Pandemic-era business travel exposes gender gap

Recent AirPlus analysis has found that women now make up an even smaller proportion of business travelers since the pandemic began. Already a minority before the crisis, with 19% of business travel conducted by women in AirPlus’ home country of Germany, that number has since fallen to 12%, with similar trends across Europe.

Fewer trips, but even fewer women

The coronavirus crisis has not only massively reduced the number of business trips we take but has also had a noticeable impact on the gender makeup of those who do travel. A subsidiary of aviation leader Lufthansa, AirPlus analyzed 300,000 flight bookings from January 2020, just before the crisis, and from October 2020, in the midst of ongoing regional lockdowns, global restrictions, and reformed company travel policies. We considered business travelers in Germany, France, Italy, and the UK, and came across a striking finding. Business travel, long working to close its pronounced gender gap, has suddenly found itself an even more male-predominated arena in the context of our worldwide struggle to contain the virus.

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Only one in eight business trips across Germany in October was taken by a woman, with similar trends across Europe.[1]

Before the coronavirus pandemic, one in about five business travelers was female. Our data for January 2020 turned out 18.6%, a figure on the gradual rise over the last few years. But the pandemic has cut that share by more than a third, rolling back the industry’s progress toward equity. By October, women made up only 12.1 percent of all business travelers in our analysis. Fewer than one in eight.

The role of roles

A recent study by the Bertelsmann Stiftung (check it out in German here) sheds critical light on two major reasons women have found themselves traveling less. Tellingly titled “Traditionelle Rollenverteilung in Corona-Krise belastet die Frauen” (Traditional role assignment in corona crisis burdens women), the study outlines how women are doing more work in the household than before the pandemic, and significantly more than men.

“The pandemic has brought to light that traditional roles have hardly broken down at all.”

Though the foundation’s research was limited to Germany, its findings align with shared realities across Europe, where progress out of traditional gender roles has appeared all too superficial in the face of crisis. The pandemic, the study concludes, “has not so much caused a relapse into traditional roles as much as it seems to have brought to light that the traditional division of roles between men and women in Germany has so far hardly broken down at all.” As if rubbing off a coat of paint, the crisis has exposed the patterns still just beneath.

Industry diversity

Of course, the sudden decline across so many interconnected factors and industries shouldn’t be explained by a single narrative. For instance, women are less likely to work in industries where business travel has persisted most tenaciously. “First, we see that certain occupational groups travel more than others because they have to be physically on site to do their work,” explains AirPlus CMO Yaël Klein. These groups include installation technicians and field engineers, positions predominantly held by men. “Second, it is clear that some industries travel more than others,” says Klein. The energy sector, for instance, travels far more than, say, the education field, and is comprised of a greater proportion of men.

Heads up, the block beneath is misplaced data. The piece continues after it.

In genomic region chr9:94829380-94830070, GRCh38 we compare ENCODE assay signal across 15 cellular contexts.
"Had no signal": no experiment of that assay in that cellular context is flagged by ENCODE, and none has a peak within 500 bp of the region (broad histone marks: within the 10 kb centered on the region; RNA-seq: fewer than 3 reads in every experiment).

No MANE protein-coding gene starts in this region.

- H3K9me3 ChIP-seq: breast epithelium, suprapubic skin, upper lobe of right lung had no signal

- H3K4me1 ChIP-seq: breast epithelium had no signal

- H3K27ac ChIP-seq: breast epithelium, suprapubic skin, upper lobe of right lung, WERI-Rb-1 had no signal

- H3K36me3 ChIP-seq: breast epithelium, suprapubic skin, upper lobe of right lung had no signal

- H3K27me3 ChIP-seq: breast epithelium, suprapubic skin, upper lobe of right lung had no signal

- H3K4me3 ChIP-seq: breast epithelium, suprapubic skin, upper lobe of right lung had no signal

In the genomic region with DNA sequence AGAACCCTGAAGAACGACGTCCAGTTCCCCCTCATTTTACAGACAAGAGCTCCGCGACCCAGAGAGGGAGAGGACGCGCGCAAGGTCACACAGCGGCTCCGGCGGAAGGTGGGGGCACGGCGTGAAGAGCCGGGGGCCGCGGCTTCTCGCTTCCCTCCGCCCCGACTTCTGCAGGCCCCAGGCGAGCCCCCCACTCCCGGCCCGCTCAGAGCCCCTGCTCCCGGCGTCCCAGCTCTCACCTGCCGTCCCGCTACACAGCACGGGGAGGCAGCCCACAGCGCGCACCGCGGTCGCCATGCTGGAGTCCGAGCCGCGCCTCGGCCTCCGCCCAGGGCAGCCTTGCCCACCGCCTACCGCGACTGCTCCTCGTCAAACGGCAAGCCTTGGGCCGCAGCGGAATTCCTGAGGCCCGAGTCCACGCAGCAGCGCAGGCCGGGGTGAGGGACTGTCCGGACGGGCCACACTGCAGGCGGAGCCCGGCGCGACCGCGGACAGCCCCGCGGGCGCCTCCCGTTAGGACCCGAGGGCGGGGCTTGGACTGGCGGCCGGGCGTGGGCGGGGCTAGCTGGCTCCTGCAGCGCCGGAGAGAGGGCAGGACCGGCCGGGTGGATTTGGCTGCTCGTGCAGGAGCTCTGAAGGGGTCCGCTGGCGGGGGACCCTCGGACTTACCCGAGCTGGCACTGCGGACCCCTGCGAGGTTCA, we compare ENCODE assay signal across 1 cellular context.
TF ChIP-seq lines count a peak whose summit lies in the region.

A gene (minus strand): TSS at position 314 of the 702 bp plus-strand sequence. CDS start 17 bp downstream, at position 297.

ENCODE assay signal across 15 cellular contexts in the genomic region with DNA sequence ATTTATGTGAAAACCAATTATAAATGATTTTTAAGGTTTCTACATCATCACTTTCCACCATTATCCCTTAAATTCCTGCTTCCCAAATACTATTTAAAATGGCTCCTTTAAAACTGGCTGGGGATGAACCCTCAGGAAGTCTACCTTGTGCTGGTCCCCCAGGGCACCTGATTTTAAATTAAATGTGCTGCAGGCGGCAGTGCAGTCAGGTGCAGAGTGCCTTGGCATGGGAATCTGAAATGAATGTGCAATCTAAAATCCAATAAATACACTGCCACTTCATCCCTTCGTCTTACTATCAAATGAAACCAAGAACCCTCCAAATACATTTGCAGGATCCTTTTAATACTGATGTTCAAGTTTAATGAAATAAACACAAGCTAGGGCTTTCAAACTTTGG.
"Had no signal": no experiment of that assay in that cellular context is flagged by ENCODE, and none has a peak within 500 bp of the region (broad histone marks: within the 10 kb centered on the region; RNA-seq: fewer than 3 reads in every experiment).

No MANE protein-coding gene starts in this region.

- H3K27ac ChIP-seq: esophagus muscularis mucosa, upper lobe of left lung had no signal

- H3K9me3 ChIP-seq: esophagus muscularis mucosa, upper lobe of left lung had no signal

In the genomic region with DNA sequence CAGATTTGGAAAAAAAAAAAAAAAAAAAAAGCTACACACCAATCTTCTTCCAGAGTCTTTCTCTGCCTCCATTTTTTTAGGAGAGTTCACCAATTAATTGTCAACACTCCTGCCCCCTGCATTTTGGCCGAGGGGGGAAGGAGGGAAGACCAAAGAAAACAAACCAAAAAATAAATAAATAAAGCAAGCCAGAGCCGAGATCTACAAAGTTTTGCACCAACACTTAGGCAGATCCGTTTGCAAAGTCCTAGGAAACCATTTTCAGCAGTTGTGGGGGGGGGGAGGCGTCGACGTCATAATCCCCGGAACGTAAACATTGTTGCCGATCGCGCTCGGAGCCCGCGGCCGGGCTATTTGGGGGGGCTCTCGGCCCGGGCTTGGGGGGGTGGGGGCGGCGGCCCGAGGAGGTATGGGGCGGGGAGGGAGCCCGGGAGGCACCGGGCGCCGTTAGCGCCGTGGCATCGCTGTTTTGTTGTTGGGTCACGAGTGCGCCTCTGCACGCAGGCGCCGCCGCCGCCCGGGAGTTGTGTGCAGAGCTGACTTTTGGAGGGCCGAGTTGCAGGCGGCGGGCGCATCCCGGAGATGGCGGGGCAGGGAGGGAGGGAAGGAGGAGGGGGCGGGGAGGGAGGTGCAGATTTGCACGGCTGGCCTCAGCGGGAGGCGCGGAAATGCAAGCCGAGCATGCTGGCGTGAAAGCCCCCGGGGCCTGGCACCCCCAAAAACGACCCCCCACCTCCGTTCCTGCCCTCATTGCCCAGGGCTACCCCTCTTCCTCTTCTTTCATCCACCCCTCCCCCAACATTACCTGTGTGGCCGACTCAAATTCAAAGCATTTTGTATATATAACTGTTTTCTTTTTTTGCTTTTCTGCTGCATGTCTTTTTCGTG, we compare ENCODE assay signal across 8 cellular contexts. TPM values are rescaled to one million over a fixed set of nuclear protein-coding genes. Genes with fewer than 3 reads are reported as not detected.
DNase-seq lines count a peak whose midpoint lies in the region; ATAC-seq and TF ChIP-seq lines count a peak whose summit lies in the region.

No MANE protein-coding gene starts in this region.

Hitting home

Despite the complexities, remains the most convincing aspect of the sudden gender gap. Besides our data, we at AirPlus have experienced for ourselves that female employees have been more likely to maintain domestic and childcare responsibilities during the pandemic. “The return to traditional patterns was evident very early on, when the first schools closed,” reflects Klein. “Even after the schools reopened, there hasn’t been much change there.” With the situation still in flux and its effects on domestic life profound, the responsibility of coping with ever-changing conditions and restrictions has fallen predominantly on women.

business women 2 - Christina @ - unsplash

"The interpersonal communications of business travel shouldn't be reserved for just one gender," says AirPlus CMO Yaël Klein.[2]

Reading human behavior from data is intricate work, but we don’t need to split hairs to make an important commitment. What matters now is reversing the trend. As business travel settles into its new normal, we have the opportunity to better shape it to the values of gender equality. “Business travel is especially important for interpersonal communications between people and companies,” says Klein. “That shouldn’t be reserved for just one gender.”

Our society’s ongoing efforts to enable women to achieve critical roles in leadership and in male-dominated industries should be given fresh new impetus if they are to overcome the traditional patterns entrenched beneath our well-intentioned rhetoric of progress. When the threat of the virus is lifted, we may well see a swift return to pre-pandemic gender ratios, but the unexpected insights we have gained from this challenge can help guide us toward a more sustainably equitable future for business and beyond.

See the original press release by Marcell Haag.

[1] Banner photo by LinkedIn Sales Navigator on Unsplash
[2] Photo by Christina @ on Unsplash

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